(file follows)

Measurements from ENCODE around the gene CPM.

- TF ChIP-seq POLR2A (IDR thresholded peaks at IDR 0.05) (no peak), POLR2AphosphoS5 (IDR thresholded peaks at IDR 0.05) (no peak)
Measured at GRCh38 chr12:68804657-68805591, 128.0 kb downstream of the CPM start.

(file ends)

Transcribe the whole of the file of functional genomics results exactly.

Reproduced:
Measurements from ENCODE around the gene CPM.

- TF ChIP-seq POLR2A (IDR thresholded peaks at IDR 0.05) (no peak), POLR2AphosphoS5 (IDR thresholded peaks at IDR 0.05) (no peak)
Measured at GRCh38 chr12:68804657-68805591, 128.0 kb downstream of the CPM start.